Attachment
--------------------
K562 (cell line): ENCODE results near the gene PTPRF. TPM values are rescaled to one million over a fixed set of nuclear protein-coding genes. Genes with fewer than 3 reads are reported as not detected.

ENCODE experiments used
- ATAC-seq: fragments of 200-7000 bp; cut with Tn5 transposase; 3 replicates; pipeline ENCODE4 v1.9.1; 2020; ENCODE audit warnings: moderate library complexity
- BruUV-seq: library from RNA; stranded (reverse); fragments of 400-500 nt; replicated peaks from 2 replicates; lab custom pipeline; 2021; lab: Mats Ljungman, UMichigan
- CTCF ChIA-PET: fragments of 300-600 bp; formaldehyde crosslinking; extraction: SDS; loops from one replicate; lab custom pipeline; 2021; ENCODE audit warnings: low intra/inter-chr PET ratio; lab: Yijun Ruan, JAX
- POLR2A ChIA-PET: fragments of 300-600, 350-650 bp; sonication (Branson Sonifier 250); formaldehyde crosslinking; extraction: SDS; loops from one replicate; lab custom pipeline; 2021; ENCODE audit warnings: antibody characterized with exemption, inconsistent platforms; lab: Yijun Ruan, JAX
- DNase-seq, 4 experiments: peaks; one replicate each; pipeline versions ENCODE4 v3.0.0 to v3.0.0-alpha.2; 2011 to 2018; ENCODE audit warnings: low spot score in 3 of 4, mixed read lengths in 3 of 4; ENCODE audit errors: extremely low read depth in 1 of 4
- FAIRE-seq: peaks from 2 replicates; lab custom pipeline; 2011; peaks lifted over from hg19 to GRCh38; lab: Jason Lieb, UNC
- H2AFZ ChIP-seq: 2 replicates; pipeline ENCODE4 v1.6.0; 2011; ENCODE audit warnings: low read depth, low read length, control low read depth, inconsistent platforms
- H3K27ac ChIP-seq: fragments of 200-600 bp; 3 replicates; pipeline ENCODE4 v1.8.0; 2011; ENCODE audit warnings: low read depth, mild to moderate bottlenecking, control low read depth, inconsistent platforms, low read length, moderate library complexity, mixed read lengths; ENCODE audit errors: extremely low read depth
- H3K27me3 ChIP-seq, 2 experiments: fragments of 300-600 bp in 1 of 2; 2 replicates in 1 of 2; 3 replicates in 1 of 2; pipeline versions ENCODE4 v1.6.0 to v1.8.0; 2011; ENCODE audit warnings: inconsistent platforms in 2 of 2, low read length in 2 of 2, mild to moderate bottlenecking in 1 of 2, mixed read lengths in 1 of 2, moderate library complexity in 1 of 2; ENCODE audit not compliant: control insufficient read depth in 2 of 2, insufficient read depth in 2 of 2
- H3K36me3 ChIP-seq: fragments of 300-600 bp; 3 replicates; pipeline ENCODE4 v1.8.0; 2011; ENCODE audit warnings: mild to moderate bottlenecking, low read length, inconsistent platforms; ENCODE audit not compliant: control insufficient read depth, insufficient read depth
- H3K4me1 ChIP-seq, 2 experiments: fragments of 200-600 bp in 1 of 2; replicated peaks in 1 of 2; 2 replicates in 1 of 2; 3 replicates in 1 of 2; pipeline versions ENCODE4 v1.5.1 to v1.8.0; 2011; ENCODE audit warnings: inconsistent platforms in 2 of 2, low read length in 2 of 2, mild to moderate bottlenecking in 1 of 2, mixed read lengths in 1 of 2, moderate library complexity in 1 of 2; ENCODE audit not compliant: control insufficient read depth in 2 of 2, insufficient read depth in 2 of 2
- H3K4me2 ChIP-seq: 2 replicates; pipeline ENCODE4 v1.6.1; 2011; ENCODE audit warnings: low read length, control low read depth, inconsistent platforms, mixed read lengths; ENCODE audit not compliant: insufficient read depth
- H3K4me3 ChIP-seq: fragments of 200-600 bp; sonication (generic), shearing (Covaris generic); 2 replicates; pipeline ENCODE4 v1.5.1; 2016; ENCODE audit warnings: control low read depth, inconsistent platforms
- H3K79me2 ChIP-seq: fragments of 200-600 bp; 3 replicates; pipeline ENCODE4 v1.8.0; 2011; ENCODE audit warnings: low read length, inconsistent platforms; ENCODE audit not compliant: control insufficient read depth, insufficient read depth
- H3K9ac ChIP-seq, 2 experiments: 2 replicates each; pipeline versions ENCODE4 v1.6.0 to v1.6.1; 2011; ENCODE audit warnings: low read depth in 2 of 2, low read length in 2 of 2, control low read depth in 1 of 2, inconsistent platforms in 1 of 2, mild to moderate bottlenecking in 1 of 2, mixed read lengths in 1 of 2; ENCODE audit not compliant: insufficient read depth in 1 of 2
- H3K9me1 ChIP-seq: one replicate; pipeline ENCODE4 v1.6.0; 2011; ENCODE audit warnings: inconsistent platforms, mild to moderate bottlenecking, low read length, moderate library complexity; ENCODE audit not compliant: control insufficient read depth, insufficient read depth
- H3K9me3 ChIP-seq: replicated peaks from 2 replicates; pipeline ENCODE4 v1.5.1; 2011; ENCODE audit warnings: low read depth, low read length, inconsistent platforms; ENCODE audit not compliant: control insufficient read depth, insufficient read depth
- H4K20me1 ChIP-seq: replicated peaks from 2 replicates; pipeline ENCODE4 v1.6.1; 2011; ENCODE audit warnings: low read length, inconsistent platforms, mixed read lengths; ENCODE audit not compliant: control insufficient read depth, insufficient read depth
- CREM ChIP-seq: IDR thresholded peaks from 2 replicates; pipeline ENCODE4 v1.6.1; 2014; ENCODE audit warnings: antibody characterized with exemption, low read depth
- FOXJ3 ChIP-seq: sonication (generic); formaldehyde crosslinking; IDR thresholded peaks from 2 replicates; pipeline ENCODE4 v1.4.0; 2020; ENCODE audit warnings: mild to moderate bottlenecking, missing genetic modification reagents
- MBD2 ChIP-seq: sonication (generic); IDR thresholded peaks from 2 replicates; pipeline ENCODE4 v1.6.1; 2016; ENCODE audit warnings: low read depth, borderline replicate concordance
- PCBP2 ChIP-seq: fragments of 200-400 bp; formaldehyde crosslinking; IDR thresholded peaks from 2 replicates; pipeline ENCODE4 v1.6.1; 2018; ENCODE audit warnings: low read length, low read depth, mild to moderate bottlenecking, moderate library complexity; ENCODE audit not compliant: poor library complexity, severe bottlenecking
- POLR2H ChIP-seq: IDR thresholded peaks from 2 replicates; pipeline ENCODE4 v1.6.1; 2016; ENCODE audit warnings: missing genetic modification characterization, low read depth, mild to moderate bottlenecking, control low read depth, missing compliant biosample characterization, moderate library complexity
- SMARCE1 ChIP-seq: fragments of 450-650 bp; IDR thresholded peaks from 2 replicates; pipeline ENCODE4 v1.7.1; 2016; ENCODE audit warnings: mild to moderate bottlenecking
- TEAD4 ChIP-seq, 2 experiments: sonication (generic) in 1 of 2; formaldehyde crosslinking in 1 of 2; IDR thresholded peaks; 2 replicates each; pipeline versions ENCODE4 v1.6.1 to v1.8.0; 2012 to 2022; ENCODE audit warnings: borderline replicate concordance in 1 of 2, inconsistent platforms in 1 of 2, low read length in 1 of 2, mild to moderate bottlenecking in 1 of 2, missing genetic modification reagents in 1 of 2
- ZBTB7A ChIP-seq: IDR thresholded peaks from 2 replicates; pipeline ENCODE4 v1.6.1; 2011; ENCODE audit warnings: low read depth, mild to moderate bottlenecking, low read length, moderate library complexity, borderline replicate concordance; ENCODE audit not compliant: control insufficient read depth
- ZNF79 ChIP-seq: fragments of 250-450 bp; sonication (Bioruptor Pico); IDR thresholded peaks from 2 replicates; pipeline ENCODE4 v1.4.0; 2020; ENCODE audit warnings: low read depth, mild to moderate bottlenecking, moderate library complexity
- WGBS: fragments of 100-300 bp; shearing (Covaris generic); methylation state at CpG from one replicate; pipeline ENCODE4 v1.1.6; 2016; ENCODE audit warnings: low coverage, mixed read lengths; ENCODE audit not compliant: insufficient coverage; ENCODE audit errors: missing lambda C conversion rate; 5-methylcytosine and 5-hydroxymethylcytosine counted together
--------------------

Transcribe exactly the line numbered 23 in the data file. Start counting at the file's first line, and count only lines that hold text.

- MBD2 ChIP-seq: sonication (generic); IDR thresholded peaks from 2 replicates; pipeline ENCODE4 v1.6.1; 2016; ENCODE audit warnings: low read depth, borderline replicate concordance